Australia is a lithium mining powerhouse—the country mines about 53 percent of the world’s supply of lithium. However, lithium must undergo several processing steps before it’s ready for use in batteries, and almost all of Australia’s lithium is sold to China, which dominates lithium processing.
Moving the processing closer to the mines is important not only for national security reasons, but for sustainability (shipping heavy raw materials around the world has a massive emissions footprint), so Australian companies are exploring ways to bring processing closer to home.
By all accounts, it will be a tall order. China has hundreds of lithium refining plants and years of experience. Furthermore, analysts say that the investment needed to set up a lithium hydroxide plant in Australia is far higher than in China—roughly two-and-a-half times higher by some estimates—and Australia’s stronger environmental and labor standards will make it hard to compete with China on price.
On the other hand, Australian producers may be able to command higher prices for their lithium. Australia has a free trade agreement with the US, so battery makers using lithium refined in Australia would benefit from tax credits included in the US Inflation Reduction Act.
At the recent Group of 7 summit, President Biden and Prime Minister Anthony Albanese of Australia jointly announced projects intended to strengthen the supply chain for critical minerals. The Australian government has already invested hundreds of millions of dollars to support the lithium refining industry.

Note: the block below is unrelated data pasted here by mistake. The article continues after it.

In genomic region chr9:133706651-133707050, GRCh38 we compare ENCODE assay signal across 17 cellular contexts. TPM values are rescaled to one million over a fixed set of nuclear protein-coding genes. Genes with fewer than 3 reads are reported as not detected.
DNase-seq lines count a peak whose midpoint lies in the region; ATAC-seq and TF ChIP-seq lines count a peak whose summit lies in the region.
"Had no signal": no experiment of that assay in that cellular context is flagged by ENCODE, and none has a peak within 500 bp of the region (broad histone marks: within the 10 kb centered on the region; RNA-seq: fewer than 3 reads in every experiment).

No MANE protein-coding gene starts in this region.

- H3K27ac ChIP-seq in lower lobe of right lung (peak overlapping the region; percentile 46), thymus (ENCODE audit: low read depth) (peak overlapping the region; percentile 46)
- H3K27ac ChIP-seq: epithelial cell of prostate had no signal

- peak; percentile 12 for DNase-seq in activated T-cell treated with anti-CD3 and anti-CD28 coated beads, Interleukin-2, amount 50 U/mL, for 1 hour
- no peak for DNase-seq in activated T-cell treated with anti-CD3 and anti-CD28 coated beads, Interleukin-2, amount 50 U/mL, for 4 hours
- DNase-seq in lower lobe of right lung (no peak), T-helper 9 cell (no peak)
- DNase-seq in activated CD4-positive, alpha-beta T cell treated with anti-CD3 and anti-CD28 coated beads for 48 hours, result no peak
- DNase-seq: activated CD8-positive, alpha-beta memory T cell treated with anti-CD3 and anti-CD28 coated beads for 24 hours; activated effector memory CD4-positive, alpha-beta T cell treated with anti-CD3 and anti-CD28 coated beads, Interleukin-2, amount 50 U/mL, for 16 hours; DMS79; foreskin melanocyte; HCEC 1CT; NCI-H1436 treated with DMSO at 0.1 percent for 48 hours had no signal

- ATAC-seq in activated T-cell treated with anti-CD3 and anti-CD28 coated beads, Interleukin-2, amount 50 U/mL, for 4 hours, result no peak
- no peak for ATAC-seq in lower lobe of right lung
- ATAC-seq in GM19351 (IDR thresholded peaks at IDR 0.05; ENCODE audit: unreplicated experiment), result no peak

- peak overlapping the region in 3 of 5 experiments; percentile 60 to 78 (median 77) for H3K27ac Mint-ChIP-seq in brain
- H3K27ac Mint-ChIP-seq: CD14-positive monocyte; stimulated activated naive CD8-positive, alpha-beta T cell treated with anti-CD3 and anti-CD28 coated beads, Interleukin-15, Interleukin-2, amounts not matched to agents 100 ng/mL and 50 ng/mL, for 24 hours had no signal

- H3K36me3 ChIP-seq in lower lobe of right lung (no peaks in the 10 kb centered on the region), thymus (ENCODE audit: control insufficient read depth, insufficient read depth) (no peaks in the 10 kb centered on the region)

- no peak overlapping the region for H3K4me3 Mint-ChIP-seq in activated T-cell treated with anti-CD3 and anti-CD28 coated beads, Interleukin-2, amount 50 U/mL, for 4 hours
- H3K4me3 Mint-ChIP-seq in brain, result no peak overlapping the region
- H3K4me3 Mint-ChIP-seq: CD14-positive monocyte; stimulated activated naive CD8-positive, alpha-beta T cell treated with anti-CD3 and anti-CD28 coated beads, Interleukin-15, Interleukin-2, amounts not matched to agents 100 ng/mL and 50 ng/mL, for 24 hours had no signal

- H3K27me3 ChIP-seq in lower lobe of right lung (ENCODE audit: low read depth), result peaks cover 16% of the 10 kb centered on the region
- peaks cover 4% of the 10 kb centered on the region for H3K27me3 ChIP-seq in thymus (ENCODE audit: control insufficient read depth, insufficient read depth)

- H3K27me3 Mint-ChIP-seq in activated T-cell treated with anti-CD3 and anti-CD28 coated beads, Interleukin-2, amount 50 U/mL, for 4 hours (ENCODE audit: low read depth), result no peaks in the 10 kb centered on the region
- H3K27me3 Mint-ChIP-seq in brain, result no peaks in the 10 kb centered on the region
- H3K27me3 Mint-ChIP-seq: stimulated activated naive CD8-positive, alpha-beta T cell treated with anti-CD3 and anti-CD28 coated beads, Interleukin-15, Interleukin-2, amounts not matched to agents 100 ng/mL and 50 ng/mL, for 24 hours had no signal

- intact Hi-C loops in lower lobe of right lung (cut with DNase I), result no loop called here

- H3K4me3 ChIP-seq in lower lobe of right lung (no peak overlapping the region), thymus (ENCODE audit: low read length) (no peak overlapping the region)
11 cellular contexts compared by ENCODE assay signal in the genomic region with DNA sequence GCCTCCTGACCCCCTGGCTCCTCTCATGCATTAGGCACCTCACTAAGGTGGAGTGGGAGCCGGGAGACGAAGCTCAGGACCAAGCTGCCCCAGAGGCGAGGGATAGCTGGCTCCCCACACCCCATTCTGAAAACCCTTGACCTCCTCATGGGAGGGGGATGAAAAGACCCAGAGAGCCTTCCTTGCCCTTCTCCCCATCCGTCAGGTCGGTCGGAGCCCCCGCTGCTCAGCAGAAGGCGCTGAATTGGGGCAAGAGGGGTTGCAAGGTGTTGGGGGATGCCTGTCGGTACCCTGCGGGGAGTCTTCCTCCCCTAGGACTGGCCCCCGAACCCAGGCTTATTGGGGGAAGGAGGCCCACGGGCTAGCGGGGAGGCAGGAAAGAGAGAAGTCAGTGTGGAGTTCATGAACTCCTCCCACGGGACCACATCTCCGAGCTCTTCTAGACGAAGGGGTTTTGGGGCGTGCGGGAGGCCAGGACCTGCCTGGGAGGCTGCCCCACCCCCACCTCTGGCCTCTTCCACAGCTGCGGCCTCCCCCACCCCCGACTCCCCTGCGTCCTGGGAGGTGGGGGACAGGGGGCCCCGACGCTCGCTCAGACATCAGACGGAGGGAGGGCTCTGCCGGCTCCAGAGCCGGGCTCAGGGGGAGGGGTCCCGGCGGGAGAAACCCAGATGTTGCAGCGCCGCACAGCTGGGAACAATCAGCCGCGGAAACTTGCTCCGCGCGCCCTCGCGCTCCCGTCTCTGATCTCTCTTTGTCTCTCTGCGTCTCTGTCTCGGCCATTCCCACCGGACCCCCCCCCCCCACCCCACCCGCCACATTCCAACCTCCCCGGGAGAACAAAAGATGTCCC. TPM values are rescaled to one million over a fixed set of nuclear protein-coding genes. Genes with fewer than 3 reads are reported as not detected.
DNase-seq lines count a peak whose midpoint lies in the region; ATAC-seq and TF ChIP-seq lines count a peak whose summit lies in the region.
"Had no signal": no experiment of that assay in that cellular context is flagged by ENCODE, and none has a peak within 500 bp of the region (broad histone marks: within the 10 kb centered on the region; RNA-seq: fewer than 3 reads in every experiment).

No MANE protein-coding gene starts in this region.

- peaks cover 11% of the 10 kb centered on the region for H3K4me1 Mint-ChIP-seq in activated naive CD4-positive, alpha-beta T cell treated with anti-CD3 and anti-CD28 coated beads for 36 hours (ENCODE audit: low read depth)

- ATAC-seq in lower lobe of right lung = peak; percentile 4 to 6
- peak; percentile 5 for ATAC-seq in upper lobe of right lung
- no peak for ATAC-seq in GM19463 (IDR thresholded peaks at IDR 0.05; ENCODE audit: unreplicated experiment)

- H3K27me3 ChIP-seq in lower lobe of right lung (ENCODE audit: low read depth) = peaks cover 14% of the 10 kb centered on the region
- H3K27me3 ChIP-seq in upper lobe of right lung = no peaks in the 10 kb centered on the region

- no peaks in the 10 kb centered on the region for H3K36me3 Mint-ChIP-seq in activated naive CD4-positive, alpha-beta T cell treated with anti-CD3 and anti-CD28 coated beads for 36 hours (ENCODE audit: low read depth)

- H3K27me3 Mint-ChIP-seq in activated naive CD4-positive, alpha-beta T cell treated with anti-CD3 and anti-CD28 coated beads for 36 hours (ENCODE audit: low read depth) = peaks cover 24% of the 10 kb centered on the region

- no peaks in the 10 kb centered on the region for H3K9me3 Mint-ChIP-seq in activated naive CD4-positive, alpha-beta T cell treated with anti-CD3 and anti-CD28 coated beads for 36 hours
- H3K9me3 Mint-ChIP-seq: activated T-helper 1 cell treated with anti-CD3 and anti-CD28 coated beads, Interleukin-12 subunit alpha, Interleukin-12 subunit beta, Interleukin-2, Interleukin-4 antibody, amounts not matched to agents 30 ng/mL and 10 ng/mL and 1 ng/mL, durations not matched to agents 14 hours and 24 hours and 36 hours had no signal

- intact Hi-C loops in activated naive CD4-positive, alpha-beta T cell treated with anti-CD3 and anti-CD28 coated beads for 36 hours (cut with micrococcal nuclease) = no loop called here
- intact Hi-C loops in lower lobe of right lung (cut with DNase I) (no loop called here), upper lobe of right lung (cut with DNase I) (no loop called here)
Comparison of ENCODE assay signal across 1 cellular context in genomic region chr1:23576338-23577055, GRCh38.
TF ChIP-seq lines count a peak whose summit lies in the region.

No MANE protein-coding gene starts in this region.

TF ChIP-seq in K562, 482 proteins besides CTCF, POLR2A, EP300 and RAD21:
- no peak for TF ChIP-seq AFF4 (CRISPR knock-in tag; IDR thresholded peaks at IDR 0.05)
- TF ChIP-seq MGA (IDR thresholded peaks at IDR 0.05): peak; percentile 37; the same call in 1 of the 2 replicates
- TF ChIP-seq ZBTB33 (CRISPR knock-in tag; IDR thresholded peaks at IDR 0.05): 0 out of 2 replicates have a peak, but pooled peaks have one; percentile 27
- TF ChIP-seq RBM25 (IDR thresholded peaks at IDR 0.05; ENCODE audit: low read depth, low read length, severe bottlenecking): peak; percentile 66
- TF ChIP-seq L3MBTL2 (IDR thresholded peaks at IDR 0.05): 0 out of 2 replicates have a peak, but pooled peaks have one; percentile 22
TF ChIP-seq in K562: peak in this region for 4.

Pilbara Minerals, Australia’s largest independent lithium miner, is working with Australian tech company Calix on a project to refine spodumene to a lithium phosphate salt—a key step in the chain from mines to battery cells. The companies are considering plans to invest up to 70 million Australian dollars ($47 million) to build a demonstration plant.
A government report last year forecast that Australia could take 20 percent of the global lithium refining market by 2027—currently the figure is less than 1 percent.
At the moment, Australia has just two facilities that produce battery-grade lithium hydroxide, and a third is under construction. The largest facility, co-owned by American chemical firm Albemarle and Australian mining company Mineral Resources, began producing lithium hydroxide last year, more than a year behind schedule.
However, the incentives to build new supply chains are strong, and Australia has plenty of lithium. “The guy with the rock wins,” said Joe Lowry, founder of advisory firm Global Lithium. “And Australia’s got the rock.”
Source: New York Times